N2 - Cocaine is thought to be addictive because chronic use leads to molecular adaptations within the mesolimbic dopamine (DA) circuitry, which affects motivated behavior and emotion. Although the reinforcing effects of cocaine are mediated primarily by blockade of DA uptake, reciprocal signaling between DA and endogenous opioids has important implications for understanding cocaine dependence. We have used in vitro autoradiography and ligand binding to map D3 DA and kappa opioid receptors in the human brains of cocaine-overdose victims. The number of D3 binding sites was increased one- to threefold over the nucleus accumbens and ventromedial sectors of the caudate and putamen from cocaine-overdose victims, as compared to age-matched and drug-free control subjects. D3 receptor/cyclophilin mRNA ratios in the nucleus accumbens were increased sixfold in cocaine-overdose victims over control values, suggesting that cocaine exposure also affects the expression of D3 receptor mRNA. The number of kappa opioid receptors in the nucleus accumbens and other corticolimbic areas from cocaine fatalities was increased twofold as compared to control values. Cocaine-overdose victims exhibiting preterminal excited delirium had a selective upregulation of kappa receptors measured also in the amygdala. Understanding the complex regulatory profiles of DA and opioid synaptic markers that occur with chronic misuse of cocaine may suggest multitarget strategies for treating cocaine dependence.

AB - Cocaine is thought to be addictive because chronic use leads to molecular adaptations within the mesolimbic dopamine (DA) circuitry, which affects motivated behavior and emotion. Although the reinforcing effects of cocaine are mediated primarily by blockade of DA uptake, reciprocal signaling between DA and endogenous opioids has important implications for understanding cocaine dependence. We have used in vitro autoradiography and ligand binding to map D3 DA and kappa opioid receptors in the human brains of cocaine-overdose victims. The number of D3 binding sites was increased one- to threefold over the nucleus accumbens and ventromedial sectors of the caudate and putamen from cocaine-overdose victims, as compared to age-matched and drug-free control subjects. D3 receptor/cyclophilin mRNA ratios in the nucleus accumbens were increased sixfold in cocaine-overdose victims over control values, suggesting that cocaine exposure also affects the expression of D3 receptor mRNA. The number of kappa opioid receptors in the nucleus accumbens and other corticolimbic areas from cocaine fatalities was increased twofold as compared to control values. Cocaine-overdose victims exhibiting preterminal excited delirium had a selective upregulation of kappa receptors measured also in the amygdala. Understanding the complex regulatory profiles of DA and opioid synaptic markers that occur with chronic misuse of cocaine may suggest multitarget strategies for treating cocaine dependence.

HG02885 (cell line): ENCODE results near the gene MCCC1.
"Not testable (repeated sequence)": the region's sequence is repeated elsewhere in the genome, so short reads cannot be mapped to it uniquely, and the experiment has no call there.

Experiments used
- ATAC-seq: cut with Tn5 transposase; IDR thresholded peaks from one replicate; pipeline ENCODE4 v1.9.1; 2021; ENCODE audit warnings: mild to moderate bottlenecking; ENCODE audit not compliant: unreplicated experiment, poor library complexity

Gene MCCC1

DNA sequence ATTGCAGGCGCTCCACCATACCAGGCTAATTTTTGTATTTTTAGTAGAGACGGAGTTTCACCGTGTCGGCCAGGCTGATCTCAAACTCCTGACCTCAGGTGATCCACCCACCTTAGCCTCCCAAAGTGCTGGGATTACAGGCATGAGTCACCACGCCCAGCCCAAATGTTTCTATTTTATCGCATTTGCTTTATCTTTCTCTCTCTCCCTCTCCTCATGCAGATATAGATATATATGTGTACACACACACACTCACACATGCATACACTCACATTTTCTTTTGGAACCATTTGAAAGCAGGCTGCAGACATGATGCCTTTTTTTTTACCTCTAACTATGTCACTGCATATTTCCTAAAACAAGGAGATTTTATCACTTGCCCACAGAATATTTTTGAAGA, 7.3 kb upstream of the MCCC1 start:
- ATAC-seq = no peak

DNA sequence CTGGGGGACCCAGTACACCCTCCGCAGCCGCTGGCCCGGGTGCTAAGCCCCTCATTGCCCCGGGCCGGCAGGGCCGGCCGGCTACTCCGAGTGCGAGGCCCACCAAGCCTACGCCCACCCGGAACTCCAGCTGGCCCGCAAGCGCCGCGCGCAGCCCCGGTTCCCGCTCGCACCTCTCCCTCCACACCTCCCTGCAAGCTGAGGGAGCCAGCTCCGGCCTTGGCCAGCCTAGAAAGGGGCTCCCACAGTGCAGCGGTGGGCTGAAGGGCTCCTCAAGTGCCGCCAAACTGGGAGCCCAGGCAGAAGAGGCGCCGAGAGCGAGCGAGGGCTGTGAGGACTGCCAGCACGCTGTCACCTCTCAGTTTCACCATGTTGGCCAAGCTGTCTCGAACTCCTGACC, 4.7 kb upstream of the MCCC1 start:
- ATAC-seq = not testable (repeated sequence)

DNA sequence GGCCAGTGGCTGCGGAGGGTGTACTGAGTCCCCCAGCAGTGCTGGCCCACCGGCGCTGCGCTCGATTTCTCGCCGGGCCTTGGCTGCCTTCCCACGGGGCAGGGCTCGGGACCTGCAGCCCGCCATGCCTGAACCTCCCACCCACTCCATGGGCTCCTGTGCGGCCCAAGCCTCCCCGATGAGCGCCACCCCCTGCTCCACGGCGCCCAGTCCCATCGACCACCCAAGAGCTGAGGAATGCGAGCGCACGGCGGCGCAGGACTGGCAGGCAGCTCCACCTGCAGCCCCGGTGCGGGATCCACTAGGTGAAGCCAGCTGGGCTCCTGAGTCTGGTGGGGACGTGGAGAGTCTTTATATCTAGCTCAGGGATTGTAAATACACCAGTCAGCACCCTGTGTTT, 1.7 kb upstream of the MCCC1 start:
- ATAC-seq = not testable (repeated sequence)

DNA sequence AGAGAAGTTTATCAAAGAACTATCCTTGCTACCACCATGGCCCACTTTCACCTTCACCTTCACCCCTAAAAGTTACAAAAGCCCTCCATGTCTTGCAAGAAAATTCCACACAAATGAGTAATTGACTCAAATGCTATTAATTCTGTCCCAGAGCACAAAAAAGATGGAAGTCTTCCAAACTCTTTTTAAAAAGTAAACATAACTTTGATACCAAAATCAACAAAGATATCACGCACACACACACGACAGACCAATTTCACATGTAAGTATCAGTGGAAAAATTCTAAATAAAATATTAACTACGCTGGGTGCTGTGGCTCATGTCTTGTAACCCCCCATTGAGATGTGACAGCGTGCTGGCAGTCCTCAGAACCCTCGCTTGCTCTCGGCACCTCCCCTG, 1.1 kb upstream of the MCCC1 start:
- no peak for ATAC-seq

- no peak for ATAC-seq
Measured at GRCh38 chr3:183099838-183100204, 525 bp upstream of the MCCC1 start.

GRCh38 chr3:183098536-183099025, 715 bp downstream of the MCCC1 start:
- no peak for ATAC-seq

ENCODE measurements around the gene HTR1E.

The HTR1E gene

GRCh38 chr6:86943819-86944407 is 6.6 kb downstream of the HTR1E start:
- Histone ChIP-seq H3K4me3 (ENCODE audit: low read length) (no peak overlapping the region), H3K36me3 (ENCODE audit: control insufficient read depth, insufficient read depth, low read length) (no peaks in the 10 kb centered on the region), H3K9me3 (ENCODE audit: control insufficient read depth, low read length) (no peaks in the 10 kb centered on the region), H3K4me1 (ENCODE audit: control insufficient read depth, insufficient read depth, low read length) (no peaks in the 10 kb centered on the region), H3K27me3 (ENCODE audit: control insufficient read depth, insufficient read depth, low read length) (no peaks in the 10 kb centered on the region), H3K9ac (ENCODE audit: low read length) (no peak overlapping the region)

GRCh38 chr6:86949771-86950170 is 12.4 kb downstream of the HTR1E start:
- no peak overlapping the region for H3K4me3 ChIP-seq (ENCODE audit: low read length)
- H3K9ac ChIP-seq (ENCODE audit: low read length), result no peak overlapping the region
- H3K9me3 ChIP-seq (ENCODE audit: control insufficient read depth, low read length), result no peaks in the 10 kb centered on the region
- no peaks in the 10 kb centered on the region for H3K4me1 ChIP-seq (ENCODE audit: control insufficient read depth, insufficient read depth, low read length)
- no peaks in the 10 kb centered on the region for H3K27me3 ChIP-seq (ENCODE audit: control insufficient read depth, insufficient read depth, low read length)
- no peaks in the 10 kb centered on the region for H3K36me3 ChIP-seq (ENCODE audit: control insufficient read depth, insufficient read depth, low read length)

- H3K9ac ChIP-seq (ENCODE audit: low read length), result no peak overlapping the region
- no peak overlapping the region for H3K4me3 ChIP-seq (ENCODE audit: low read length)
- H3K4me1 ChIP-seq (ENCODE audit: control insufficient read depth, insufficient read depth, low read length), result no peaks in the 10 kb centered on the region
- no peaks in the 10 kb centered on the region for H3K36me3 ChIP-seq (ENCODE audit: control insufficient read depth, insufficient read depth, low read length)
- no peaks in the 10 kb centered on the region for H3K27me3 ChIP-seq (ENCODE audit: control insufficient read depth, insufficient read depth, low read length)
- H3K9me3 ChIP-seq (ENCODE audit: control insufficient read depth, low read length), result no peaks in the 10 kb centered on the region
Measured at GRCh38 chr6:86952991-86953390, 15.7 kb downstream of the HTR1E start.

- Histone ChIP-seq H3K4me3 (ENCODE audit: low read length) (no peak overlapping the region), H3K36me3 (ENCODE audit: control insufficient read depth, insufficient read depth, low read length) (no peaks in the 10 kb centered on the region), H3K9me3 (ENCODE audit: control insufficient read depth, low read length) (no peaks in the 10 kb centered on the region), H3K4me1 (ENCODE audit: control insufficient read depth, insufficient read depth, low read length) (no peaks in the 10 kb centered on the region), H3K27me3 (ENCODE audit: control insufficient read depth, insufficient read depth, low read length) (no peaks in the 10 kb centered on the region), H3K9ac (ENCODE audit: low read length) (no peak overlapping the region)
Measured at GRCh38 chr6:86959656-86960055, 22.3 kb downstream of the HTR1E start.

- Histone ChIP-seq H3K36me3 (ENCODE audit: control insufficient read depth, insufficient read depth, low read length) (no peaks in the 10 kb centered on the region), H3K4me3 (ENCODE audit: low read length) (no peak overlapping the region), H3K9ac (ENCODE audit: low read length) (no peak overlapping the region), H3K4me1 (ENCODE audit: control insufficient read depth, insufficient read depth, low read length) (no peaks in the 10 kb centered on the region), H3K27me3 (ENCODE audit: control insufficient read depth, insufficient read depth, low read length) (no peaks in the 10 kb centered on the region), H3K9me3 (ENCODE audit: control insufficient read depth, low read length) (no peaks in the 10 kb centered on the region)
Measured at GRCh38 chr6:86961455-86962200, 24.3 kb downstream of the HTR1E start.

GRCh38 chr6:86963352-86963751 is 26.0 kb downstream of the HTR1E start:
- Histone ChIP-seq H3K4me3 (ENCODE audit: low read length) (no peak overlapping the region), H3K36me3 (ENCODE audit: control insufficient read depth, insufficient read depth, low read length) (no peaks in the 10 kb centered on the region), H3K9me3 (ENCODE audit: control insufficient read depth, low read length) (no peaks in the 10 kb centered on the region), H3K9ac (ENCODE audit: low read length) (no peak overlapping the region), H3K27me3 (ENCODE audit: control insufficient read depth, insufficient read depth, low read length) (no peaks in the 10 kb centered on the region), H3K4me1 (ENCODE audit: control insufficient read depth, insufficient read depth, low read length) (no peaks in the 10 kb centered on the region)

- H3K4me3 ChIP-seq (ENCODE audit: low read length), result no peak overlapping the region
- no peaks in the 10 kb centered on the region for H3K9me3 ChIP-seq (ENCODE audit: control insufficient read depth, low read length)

UR - http://www.scopus.com/inward/record.url?scp=0032588736&partnerID=8YFLogxK

UR - http://www.scopus.com/inward/citedby.url?scp=0032588736&partnerID=8YFLogxK

U2 - 10.1111/j.1749-6632.1999.tb09286.x

DO - 10.1111/j.1749-6632.1999.tb09286.x

M3 - Article

C2 - 10415668

AN - SCOPUS:0032588736

VL - 877

SP - 507

EP - 522

JO - Annals of the New York Academy of Sciences

JF - Annals of the New York Academy of Sciences

SN - 0077-8923

ER -